Many new gadgets are actually easier to use than the old stuff.
Your local video store just closed, and now you're wondering where the heck you're going to get movies. You've moved to a new area, and you want to find your way around without awkwardly folding and unfolding paper maps. You took some cute pictures of your grandchildren, and you'd like to be able to show them off.
Technology to the rescue! New electronic devices offer solutions to those problems and more.
Sure, for those who grew up watching three TV channels and crossing the room to change them, there's a learning curve. But "now would be a great time to catch up on what's out there," said Erin Stephens, a portable-electronics sales associate at the Best Buy store in Eden Prairie. For one thing, despite all their amazing functions, many new gadgets are actually easier to use than the older stuff. Plus, with no big paradigm-shifting development currently on the horizon, now's your chance to learn the latest tricks without worrying that they'll soon be obsolete (VHS or cassette tapes, anyone?).
What follows is a brief overview, courtesy of Stephens and some of her coworkers. For more details -- comparisons of specific devices, installation instructions, directions for use -- you can ask your tech-savvy neighbor, consult an electronics-store salesperson, read a manual, search on your computer. Or you can do what the kids do these days: just start playing around with it, learning as you go.
"Don't be afraid to just dive in and push buttons," Stephens said. "You can always google it if you have problems."
Though you can still (for now) get DVDs, another option is streaming digital videos directly from subscription or pay-per-view internet sites such as Netflix, YouTube, Hulu and Amazon. Watch them on your computer screen, or use a cable to connect the computer to the TV set (to find the right cable for your set, take a photo of the back of the set with you to the store, Stephens suggests). If you have a WiFi setup, a device that plugs into the set (Roku and Sony are among the brands) grabs the signal and displays it onscreen. Some of the new TV sets come with built-in wireless capability.
A global positioning system (GPS) displays your location on a palm-size map and directs you to your destination with visual and spoken directions. Need to make a stop? Type in a business name or even a category -- "gas station," "Chinese restaurant" -- to see what's nearby. Some systems offer free lifetime upgrades, or let you see public transportation routes and even schedules for major cities.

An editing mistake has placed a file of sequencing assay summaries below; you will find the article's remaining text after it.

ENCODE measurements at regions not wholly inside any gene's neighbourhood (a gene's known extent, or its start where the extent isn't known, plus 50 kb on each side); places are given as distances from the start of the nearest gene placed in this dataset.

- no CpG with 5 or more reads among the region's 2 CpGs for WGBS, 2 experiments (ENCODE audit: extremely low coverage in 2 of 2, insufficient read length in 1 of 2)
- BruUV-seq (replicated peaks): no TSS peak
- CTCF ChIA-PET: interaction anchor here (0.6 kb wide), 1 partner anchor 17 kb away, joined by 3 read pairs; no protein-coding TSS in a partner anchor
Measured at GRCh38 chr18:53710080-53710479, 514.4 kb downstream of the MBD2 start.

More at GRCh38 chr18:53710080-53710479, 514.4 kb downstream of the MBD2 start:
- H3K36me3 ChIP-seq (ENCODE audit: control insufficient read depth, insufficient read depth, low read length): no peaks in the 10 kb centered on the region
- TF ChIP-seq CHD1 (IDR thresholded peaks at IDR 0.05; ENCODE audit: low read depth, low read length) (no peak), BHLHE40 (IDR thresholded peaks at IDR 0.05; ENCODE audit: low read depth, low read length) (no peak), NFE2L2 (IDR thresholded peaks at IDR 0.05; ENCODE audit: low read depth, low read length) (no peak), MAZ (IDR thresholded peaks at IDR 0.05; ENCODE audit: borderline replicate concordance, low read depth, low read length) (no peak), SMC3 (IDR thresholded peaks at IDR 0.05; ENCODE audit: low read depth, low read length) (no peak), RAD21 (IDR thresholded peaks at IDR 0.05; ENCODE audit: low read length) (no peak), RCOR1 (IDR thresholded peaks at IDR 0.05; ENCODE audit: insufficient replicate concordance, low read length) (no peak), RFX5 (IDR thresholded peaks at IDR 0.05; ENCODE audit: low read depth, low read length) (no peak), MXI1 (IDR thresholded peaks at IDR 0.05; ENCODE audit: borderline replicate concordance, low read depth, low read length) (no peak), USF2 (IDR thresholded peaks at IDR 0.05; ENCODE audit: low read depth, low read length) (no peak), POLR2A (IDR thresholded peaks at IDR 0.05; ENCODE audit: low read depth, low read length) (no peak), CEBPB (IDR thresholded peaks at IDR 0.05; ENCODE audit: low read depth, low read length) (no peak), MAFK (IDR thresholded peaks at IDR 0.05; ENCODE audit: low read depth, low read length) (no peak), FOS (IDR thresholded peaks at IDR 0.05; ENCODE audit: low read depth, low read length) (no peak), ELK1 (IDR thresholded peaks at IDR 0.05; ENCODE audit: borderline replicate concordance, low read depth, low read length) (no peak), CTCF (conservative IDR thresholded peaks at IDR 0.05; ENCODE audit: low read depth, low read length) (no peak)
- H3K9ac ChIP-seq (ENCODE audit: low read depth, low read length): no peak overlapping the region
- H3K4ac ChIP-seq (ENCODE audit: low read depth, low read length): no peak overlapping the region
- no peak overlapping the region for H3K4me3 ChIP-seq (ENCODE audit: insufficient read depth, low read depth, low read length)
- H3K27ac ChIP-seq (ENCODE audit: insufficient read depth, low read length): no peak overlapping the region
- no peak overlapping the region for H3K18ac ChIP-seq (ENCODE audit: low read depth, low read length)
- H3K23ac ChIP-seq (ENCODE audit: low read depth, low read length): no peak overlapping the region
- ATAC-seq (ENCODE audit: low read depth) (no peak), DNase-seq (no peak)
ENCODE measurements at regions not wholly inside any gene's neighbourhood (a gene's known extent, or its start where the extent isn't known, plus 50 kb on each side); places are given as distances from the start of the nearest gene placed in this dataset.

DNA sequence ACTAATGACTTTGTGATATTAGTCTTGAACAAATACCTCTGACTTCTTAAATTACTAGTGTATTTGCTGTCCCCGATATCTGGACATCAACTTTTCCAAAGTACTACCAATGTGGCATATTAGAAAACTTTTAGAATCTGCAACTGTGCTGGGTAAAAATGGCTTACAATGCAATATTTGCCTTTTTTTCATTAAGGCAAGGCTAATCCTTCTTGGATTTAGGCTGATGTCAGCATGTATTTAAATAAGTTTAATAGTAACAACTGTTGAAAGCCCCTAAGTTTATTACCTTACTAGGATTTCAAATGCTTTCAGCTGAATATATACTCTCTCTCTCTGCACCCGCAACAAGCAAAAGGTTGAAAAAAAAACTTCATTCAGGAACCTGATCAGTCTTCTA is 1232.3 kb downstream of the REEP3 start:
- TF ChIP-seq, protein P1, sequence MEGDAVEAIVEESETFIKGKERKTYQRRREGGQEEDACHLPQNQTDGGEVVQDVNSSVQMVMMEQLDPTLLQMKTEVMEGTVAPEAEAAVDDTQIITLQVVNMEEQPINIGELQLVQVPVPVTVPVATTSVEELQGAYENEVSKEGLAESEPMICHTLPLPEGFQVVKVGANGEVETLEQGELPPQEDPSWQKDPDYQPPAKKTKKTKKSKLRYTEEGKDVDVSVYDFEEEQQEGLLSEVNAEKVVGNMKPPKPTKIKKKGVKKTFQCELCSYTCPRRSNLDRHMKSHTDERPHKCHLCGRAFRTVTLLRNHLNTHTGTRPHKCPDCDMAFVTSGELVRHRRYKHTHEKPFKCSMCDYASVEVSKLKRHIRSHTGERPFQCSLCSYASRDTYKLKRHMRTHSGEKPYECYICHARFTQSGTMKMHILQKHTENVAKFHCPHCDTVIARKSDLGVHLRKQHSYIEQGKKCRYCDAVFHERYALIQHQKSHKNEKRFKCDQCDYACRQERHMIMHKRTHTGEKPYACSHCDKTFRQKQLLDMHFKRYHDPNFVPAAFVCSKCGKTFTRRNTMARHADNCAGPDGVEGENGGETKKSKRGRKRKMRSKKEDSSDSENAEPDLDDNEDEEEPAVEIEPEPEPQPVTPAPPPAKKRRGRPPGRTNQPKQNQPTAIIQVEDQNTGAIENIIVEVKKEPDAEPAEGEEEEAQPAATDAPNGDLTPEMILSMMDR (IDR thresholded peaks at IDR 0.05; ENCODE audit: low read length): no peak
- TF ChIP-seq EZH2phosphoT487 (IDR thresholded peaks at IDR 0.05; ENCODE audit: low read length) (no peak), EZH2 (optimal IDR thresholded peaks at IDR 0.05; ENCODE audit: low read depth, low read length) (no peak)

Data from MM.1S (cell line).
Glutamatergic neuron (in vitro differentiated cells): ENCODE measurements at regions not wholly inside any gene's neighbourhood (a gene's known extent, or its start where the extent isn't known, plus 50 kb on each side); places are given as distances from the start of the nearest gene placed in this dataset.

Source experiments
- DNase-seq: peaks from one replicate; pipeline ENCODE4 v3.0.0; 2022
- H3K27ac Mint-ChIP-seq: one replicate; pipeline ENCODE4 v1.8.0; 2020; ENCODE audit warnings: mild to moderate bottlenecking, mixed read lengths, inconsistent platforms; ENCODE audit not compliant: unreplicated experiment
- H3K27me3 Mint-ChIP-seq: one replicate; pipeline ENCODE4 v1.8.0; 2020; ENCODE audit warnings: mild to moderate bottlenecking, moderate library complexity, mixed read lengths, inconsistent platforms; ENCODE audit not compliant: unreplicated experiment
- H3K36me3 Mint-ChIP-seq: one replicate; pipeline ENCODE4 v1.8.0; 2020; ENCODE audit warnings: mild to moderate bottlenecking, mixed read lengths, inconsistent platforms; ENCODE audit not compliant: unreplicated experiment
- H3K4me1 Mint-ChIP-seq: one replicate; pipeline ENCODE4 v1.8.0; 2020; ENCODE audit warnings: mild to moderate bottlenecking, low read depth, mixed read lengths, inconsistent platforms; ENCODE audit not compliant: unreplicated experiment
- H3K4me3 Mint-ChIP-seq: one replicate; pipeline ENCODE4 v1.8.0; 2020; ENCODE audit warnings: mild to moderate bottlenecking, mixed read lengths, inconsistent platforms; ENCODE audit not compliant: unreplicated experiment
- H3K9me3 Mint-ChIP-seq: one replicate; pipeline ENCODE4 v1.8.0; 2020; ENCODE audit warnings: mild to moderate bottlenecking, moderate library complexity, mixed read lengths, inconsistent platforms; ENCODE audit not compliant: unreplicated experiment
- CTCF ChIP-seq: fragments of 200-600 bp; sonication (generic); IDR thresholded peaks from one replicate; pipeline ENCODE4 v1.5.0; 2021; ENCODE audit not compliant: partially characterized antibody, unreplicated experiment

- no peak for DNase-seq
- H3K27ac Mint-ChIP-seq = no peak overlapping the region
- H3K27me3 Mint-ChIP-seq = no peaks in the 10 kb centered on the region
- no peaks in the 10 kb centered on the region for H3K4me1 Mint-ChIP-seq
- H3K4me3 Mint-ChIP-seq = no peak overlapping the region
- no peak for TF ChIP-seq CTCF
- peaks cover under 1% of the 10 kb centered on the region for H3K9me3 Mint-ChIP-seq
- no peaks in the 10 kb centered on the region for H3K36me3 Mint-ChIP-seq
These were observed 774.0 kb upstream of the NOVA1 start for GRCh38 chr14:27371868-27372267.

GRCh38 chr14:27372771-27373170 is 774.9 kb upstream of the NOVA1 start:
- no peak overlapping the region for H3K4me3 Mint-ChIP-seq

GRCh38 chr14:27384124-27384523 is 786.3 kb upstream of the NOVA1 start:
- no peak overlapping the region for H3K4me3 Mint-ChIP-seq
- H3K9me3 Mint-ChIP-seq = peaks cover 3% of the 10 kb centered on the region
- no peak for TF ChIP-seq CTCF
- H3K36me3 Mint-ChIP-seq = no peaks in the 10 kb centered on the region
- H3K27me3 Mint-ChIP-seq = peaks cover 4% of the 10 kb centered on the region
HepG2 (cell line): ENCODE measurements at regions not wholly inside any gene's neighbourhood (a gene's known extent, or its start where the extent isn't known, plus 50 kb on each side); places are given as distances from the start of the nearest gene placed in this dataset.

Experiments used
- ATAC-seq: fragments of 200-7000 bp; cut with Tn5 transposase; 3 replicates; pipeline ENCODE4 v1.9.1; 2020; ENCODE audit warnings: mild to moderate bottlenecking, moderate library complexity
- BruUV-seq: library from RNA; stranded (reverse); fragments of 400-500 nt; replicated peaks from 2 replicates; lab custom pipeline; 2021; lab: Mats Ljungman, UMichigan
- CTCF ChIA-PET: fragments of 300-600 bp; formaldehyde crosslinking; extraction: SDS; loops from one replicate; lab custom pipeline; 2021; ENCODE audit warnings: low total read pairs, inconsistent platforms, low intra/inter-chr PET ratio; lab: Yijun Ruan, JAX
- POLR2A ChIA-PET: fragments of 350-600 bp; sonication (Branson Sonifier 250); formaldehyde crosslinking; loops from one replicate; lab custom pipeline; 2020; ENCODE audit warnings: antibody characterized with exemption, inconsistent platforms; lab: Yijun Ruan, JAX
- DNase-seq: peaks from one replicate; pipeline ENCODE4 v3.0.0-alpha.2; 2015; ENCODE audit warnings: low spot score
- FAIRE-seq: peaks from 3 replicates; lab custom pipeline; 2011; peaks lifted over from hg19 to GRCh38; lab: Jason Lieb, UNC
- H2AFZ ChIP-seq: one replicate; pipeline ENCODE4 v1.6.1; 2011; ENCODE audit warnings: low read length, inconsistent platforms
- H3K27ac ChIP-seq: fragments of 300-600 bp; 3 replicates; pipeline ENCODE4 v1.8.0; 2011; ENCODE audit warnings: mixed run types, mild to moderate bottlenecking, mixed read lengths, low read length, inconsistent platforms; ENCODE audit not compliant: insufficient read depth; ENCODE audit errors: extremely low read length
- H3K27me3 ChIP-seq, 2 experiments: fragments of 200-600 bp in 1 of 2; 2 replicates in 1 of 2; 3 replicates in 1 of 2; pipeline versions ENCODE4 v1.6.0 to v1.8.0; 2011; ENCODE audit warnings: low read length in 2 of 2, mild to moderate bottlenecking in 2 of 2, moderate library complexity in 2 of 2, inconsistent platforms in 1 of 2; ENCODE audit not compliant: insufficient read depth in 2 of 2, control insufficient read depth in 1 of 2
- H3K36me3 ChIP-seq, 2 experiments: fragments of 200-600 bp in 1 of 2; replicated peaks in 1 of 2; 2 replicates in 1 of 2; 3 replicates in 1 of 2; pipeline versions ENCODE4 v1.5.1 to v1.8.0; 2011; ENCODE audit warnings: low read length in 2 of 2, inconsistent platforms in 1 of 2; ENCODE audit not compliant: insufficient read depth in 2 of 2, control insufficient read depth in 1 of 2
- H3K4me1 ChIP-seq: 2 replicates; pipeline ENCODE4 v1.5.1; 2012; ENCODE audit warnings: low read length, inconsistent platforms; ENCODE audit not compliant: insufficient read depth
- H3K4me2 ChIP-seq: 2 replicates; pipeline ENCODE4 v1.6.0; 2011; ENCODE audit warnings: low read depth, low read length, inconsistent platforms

Newer cameras and gadgets such as secure digital (SD) cards and Eye-Fi cards make it easier than ever to transfer photos from your camera to your computer, select images for professional processing, or post them on Facebook or photo-sharing sites (Flickr, Snapfish, Photobucket, Picasa, Shutterfly) where your friends and family can view them on their own computers. (Many sites also let you order prints and photo-emblazoned products like mugs and calendars.)
A digital photo frame looks like an ordinary frame except that it stores lots and lots of photos and displays them slide-show style. Many have built-in e-mail for easy transmission, as do the newest printers if you want paper versions.
With a tablet or e-reader, you can wirelessly download books (sometimes for free) or borrow them from the library, and subscribe to newspapers and magazines. All tablets and some e-readers also play videos and surf the internet. They're portable, lightweight and user friendly, most with intuitive touch-screen controls and adjustable type size.
Forget their reputation for breeding couch potatoes; the three major video-gaming systems -- the Microsoft XBox 360, Sony PlayStation 3 and Nintendo Wii -- can actually get you up off the couch and moving. Cameras or motion detectors follow you as you perform interactive workouts your TV screen. XBox's Kinect will even monitor and correct your form, like an electronic personal trainer. (See page 11 for one man's Wii Fit story.)
You can see and talk to distant friends and family using a free internet-based service such as Skype or iChat. You (and your fellow conversationalist) will need webcams; they're built right into most newer computers and tablets but external webcams are inexpensive.
LISTEN TO MUSIC
A typical MP3 player can hold more songs than your grandparents heard in their lifetimes. The newest also store videos and photos, download music from the internet and check email -- practically everything a smart phone does except make calls, with no service plan required. Accessories sold separately include high-quality speakers and sound systems at a wide range of price points.
Katy Read• 612-673-4583